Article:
Generating energy from unused heat
Here’s how cogeneration utilizes the energy of wasted heat
- Elements Magazine
It is essential to reduce waste of our planet’s precious natural resources. Industrial energy efficiency is regarded as a priority toward mitigating climate change effects.
According to the World Economic Forum (WEF), our planet’s manufacturing and production sector is responsible for 20% of global carbon dioxide emissions. Greenhouse gas (GHG) emissions can significantly decrease when industry makes the most of its energy-producing fuel.
This can happen when industry captures its unused heat, and converts it into useful energy. Here’s how.
Boosting traditional power generation
Traditional industrial thermal power production produces heat from carbon-based energy sources. The heat boils water to make steam, which is then used to drive a turbine.
The turbine drives a generator, and the generator creates electricity as a result. Each power production stage in this process has inefficiencies that result in creating wasted heat.
Power from combustion turbine-based power plants is generated in either a simple or combined cycle process. In a simple cycle, a combustion turbine produces power but a significant amount of heat is exhausted and wasted.
Squeezing the most
In a combined cycle, the gas turbine’s waste heat is captured, then used to produce steam, which in turn is used to generate additional electrical power via a steam turbine. As a result, the combined cycle squeezes more energy out of a turbine’s fuel, but only satisfies a power production need.
Combined heat and power systems are among the powers of energy efficiency. They reduce inefficiency through processes known as combined cycle, and cogeneration.
These thrifty systems harness unused heat from an industrial power plant’s exhaust stream. Rather than letting the heat escape into the atmosphere, the heat is captured, and put to effective use in the production process.
Less emissions with more
Additional benefits come from the simultaneous production of useful heat and electricity from the same fuel. Less fuel is required to produce more energy which contributes to less emissions.
Aramco chief engineer Khalid Y. Al-Qahtani said the Company’s energy efficiency strategy is to achieve 100% self-sufficiency in its operating plants. “Cogeneration systems are key to our strategy of achieving self-sufficiency in electrical power generation and processing heat for our hydrocarbon production facilities,” he said.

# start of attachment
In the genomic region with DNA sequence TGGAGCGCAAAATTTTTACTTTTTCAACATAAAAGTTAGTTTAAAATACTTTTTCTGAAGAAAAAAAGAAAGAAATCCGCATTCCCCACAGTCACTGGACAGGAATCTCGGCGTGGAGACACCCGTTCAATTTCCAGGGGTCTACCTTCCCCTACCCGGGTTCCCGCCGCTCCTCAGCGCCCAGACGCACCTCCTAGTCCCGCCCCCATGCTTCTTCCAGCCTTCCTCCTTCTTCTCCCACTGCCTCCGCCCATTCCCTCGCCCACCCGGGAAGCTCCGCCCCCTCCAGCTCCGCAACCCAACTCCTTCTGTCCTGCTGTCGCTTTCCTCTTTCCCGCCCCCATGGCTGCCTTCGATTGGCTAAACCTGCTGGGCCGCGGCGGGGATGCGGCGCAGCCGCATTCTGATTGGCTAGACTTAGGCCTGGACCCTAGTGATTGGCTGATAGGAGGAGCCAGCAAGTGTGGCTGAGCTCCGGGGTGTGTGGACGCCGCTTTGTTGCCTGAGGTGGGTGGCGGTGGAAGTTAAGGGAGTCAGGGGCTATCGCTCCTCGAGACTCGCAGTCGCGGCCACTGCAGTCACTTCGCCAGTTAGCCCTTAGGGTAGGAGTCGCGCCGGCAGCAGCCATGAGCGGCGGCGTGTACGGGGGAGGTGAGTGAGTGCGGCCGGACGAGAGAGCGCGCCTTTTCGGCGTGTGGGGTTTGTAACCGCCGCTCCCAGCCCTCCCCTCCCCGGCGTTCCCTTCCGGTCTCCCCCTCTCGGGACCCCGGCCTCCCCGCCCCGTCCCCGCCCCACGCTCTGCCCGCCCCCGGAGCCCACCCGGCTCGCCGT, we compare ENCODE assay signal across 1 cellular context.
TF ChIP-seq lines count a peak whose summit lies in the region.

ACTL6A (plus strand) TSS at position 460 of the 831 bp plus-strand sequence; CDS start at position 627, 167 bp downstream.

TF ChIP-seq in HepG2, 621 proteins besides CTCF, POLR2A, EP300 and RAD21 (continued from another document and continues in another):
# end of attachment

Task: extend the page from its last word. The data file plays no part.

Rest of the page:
The Company is retrofitting existing plants with cogeneration systems to create energy, as well as heat for oil and gas production processes. “By producing electricity as a natural byproduct of our operations, we are able to reduce emissions and our energy consumption from the Kingdom’s national utility grid,” Al-Qahtani added.
Refined environmental thinking
Cogeneration at Aramco is customized for each particular facility. Each cogeneration plant is closely monitored for any energy surpluses, which are then redirected to other needs, helping to steadily reduce the Company’s energy intensity.
Aramco’s newly built full-conversion Jazan Refinery Complex has a leading industrial design toward environmental protection. The complex — a refinery, gas and power plant — is set up to maximize the hydrocarbon’s value through production of multiple byproducts within the same facility.
Next to the refinery is one of the world’s largest integrated gasification combined cycle plants (IGCC), which houses a sizable cogeneration power plant. Synthesis gas, produced from vacuum residue, energizes the 3.8 GW five-block combined cycle power plant.
The plant’s 10 gas and five steam turbines produce power for both the refinery and the national grid, and steam for the refinery’s processing production. This design is a “smart design” to get the more out of hydrocarbon.
Lowering industrial energy intensity
At the core of society’s challenge to live more sustainably is the need to be efficient in how we use our natural resources. Energy efficiency is often an economic priority toward mitigating the effects of climate change.
Industrial cogeneration technology aims to lower the energy intensity of operating plants. At Aramco, cogeneration enables the Company to produce electricity as a natural by-product of its operations.
In turn, this aims to reduce the Company’s energy consumption from Saudi Arabia’s national utility grid, while contributing to the Kingdom’s domestic power supply.